A couple who claim their daughter is having a sexual relationship with R. Kelly, and that she is being manipulated by him into cutting off contact with the outside world, have responded to a video of her denying she's being held by the Grammy-award winning singer.
On Monday night, TMZ published a video of Joycelyn Savage, 21, speaking out on allegations that she is part of a "cult" of women currently being "controlled" by Kelly.
"I'm not being brainwashed or anything like that," Savage said in the video. "It's just came to a point where it definitely has got out of hand, so, you know, I just want everybody to know -- my parents and everybody in the world -- that I'm totally fine. I'm happy where I'm at and everything is OK with me."
Savage made her comments in the wake of an explosive BuzzFeed article published Monday.
Her parents were among a group of people cited in the article claiming that their daughters are a part of an entourage of at least six women attached to Kelly, whose real name is Robert Kelly. The other women in the BuzzFeed article who are said to be part of his entourage have not been identified, but their ages are given in the article as 31, 26, 25, 19 and 18.
The women, the article says, "live with Kelly," and he calls them his "babies." The article also says that the women "are required to call him 'Daddy' and must ask his permission to leave the Chicago recording studio or their assigned rooms in the 'guest house' Kelly rents near his own rented mansion in suburban Atlanta."
The story quotes a woman it says is a former personal assistant of Kelly's who says that Kelly, 50, "is a puppet master" and that he has been involved romantically with the women.
On Monday Kelly's attorney, Linda Mensch, provided a statement denying the allegations to CNN.
"Mr. Robert Kelly is both alarmed and disturbed at the recent revelations attributed to him," the statement said. "Mr. Kelly unequivocally denies such allegations and will work diligently and forcibly to pursue his accusers and clear his name."
Speaking to CNN Tuesday, Timothy and Jonjelyn Savage said they believe their daughter was "coached" into denying there is anything wrong.
"You can see it," Mr. Savage said. "It looks like one of those hostage videos."
He reiterated that he believes his daughter is being held against her will and "doesn't know what to say."
The parents said their daughter told the truth in the video when she said she's only spoken off and on with them in the past five to six months.
Mrs. Savage agreed with her husband and said she does not believe her daughter was speaking freely.
"She was clearly being coached, you can see the hand gestures," Mrs. Savage said.
The BuzzFeed article also contains accusations of possible abusive behavior by Kelly towards the women.
In December, at the behest of Joycelyn's parents, the Johns Creek Police Department conducted a welfare check at an Atlanta home that Joycelyn's parents believed to be the place their daughter was living, which they understood to be rented by Kelly.
According to a police report obtained by CNN, the parents told police they had not seen their daughter for three weeks and that it had been five days since they had been in communication with her via text.
The police report noted that the door was open, the house was clear and no one was there.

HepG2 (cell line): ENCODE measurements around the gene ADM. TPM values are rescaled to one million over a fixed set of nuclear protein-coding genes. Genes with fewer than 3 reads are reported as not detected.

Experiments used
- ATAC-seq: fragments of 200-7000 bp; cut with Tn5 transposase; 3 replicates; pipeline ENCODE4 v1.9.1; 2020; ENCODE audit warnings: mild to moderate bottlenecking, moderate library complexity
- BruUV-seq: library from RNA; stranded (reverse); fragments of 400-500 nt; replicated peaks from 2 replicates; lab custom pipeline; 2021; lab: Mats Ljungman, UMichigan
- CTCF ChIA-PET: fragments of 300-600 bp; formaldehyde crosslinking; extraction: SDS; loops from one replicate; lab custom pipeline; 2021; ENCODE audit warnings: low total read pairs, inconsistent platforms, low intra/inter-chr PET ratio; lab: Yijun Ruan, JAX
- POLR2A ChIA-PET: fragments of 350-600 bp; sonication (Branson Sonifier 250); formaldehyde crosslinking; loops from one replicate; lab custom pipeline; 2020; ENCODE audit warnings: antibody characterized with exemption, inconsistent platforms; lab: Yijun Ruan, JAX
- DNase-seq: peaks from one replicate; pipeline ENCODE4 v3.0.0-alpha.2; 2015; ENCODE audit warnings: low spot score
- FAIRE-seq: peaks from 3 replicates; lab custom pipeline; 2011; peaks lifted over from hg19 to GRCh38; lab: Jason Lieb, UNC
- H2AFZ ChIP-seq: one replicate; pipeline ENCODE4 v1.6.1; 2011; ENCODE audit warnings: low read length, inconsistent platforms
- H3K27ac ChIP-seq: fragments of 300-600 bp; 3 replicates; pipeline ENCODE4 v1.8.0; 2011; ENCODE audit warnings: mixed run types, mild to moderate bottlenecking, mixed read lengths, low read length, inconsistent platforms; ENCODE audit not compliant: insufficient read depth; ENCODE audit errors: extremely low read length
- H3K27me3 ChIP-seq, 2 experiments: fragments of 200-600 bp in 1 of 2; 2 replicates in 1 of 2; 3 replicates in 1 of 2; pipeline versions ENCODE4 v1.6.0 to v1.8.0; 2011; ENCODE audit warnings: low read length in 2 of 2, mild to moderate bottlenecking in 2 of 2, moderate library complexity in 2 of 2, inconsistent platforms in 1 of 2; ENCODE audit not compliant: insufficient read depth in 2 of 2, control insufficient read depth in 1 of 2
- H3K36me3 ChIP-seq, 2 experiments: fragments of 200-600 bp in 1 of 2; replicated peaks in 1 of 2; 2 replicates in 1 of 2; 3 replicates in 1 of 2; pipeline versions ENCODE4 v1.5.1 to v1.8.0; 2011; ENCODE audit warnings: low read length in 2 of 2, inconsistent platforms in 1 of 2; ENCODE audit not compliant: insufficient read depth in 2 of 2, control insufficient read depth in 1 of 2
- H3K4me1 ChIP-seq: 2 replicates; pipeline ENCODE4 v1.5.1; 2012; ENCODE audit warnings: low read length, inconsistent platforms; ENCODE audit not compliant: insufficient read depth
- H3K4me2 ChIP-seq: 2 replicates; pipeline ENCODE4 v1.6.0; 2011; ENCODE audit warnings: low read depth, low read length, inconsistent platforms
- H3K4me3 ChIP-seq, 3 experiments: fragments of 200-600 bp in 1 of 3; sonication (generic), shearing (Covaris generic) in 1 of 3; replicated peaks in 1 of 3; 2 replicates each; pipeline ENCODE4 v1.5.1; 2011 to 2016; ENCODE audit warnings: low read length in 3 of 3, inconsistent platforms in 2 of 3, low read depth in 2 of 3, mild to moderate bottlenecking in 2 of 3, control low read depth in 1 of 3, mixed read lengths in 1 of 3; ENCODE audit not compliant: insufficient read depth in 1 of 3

Kelly has not been charged with any crimes. All of the women discussed in the BuzzFeed article are above the age of consent.
One of the women quoted in the article, Asante McGee, joined the Savages Monday at a press conference in Atlanta.
She said she was part of Kelly's inner circle for three years, and that during that time she saw and participated in acts she did not agree with, though she did not specify what the acts were.
"He really manipulates your mind because of who he is and his fame," said McGee, who claimed to have at one point lived with Kelly at a house not far from where Savage was supposedly staying. "These girls... have been in so long -- that they will need help. Because of the things he puts in your head."
This is only the latest controversy involving Kelly and young women, some of which have been made public for the first time by Jim DeRogatis, the reporter who also wrote the BuzzFeed story.
According to a Chicago Sun-Times article co-written by DeRogatis, the singer was 27 years old in 1994 when he married his 15-year-old protegee, singer Aaliyah.
The marriage was annulled after Aaliyah's family became aware of it, according to the Sun-Times.
Two years later Tiffany Hawkins filed suit against him, as well as his record, publishing and management companies, claiming personal injuries and emotional damage arising from what she alleged was a sexual relationship she had with Kelly, which she said began when she was 15 and ended when she was 18.
That case was settled out of court. So was a suit brought in 2001 by former Epic Records intern Tracy Sampson, who claimed she began a sexual relationship with the singer when she was 17.
Kelly was not charged criminally in either case.
In 2002 Kelly was charged with 21 counts of child pornography related to his allegedly videotaping himself having sex with an unidentified underage girl. The case went to trial in 2008, by which point he was facing only 14 counts. He was acquitted on all charges.
On Tuesday Kelly tweeted a motivational photo from his official account which read "Don't let yesterday take up too much of your today."
"You have work to do and purpose to live," the tweet said. "Make it count."
CNN has reached out to his attorney for further comment regarding the parents' allegations that the daughter is being coached or pressured, but had not heard back as of the time of publication.
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Parents of alleged R. Kelly 'victim' speak out